Now is the time for the American people to make a stand. If our government is still for the people and by the people, then our united voice should mean more than millions of dollars in lobbyist money from a few companies.

Protect the free exchange of information. Stop internet censorship. Stop SOPA and PIPA. Learn more at

PROTECT IP / SOPA Breaks The Internet from Fight for the Future on Vimeo.

Tuesday, January 3, 2012

Happy New Year!

Happy New Year, world! Welcome to 2012. 2011 was quite a year for me, full of life changing events. My biggest event of 2011 was my marriage to my wonderful husband in July! We had an amazing wedding in Santa Barbara, CA and spent a fabulous adventure filled week in Kauai, kayaking the Na'Pali coast, zip lining in the jungle, and hiking to waterfalls. We sent 2011 off in style by spending the weekend climbing in Joshua Tree and visiting with friends. I am ready to hit the ground running in 2012!

The start of a new year is a great time for evaluating ones life and accomplishments over the past year, goal setting, and renewed determination. So what kind of goals work best for a new years resolution? Any kind! They say that the best goals are attainable and measurable. For example it is better to make a goal of losing 15lbs by June (or 20 or 30 or whatever) than to say vaguely "I want to lose weight." You are more likely to "go to the gym twice a week" than "workout more." Etc.

So what are my new years resolutions? Well, I have a few!

Resolution #1: Eat Paleo for six months!
That's right, the dear husband and I have decided to kick off this year with a Paleo diet/lifestyle change. The general idea of the Paleo diet is to eat hunter/gatherer style. Basically, if people make it, you don't eat it! This means no post agricultural revolution marvels such as wheat, rice, dairy, etc, and no processed foods. Your diet consists of nutrient rich veggies, fruits, nuts, seeds, sweet potatoes, and lean meats. It is a very clean way to eat, and I am excited to get started. We ate paleo for a number of months leading up to our wedding, so we are no strangers to the practice. The plan is to be strict paleo during the week, and be a bit more relaxed on the weekend (while still eating healthy). I plan to stick to the Paleo Diet until my brother's wedding in May!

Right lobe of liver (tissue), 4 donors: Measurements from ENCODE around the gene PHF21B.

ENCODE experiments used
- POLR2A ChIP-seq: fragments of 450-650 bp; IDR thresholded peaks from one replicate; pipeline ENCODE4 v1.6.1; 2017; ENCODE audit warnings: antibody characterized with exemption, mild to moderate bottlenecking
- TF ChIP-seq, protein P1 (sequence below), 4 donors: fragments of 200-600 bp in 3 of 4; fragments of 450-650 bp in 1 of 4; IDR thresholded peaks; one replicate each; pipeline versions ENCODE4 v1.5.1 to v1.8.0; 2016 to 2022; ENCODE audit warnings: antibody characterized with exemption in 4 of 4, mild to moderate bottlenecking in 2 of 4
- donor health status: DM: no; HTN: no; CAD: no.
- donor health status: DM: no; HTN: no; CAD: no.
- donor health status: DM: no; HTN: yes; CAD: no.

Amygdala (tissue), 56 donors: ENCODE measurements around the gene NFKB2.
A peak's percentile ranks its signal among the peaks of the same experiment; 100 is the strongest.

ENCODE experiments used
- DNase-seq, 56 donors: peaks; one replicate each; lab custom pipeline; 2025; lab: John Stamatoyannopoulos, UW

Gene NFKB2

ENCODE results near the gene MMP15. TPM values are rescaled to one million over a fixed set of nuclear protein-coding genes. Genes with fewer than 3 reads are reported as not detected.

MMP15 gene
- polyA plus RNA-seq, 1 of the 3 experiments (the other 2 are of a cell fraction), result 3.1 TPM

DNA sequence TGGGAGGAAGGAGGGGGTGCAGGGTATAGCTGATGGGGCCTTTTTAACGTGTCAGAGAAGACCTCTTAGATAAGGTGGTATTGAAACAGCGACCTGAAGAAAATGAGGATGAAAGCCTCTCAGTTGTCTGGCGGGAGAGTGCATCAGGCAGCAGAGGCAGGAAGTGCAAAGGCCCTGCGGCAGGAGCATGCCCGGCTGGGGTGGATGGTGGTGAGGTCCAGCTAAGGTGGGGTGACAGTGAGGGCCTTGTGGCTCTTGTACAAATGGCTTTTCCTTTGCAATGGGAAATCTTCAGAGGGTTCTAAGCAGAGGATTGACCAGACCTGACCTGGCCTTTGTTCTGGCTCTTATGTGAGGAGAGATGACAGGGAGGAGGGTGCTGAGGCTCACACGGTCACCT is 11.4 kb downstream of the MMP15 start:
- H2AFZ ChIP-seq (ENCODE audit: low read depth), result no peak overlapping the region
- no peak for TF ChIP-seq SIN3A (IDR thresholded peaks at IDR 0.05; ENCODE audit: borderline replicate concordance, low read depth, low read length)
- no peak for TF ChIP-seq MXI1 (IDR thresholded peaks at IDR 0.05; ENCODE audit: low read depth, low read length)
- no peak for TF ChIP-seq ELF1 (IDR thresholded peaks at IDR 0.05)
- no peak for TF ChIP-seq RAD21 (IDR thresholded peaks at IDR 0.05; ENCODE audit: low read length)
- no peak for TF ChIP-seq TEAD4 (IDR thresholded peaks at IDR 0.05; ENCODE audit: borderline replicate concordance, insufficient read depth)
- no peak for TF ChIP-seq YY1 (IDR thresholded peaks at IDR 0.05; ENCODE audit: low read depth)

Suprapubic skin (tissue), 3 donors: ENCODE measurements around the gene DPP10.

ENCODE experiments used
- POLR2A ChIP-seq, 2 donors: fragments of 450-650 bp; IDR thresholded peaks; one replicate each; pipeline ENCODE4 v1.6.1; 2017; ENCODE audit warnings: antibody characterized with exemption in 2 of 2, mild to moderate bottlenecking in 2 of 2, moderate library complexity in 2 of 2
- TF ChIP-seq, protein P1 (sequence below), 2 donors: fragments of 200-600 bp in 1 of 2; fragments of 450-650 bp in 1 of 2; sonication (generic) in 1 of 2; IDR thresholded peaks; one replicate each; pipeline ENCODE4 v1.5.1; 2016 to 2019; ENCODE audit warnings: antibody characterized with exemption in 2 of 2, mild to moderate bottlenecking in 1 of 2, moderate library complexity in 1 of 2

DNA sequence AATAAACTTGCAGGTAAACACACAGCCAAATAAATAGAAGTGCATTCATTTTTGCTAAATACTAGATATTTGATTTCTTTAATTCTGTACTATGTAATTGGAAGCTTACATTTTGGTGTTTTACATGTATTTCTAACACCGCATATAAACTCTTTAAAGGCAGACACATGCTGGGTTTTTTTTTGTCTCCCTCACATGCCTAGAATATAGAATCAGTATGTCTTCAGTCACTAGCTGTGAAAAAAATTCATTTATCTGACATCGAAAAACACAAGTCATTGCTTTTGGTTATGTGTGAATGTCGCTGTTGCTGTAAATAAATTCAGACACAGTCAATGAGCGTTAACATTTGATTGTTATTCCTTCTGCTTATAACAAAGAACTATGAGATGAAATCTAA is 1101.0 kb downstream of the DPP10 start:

Resolution #2: Complete 10 hot yoga classes in 8 weeks!
This is about as measurable and attainable as resolutions get. Why is it so specific? I bought a Hot Yoga groupon for a studio near my house. It was 10 hot yoga classes for $39, but you only have 8 weeks to complete them all once you start. Groupon is a great way to try new things, as the deals are great, and there is usually a large variety of fitness deals available. Hot yoga is the practice of doing yoga in a room heated up to 105 degrees! Wish me luck!

Resolution #3: Write at least 2 blog posts a month!
That's right, I am going to try to keep up with the blog a bit more. I think that is doable.

So those are my three resolutions. I have a lot more I want to do this year, and many professional and personal goals I would like to accomplish, but these are the resolutions I will use to get the year moving in the right direction.

Good luck to everyone looking for a fresh start, and congratulations to all the people who are continuing to accomplish their goals every day. I hope you had a successful 2011, and I hope 2012 is a great year!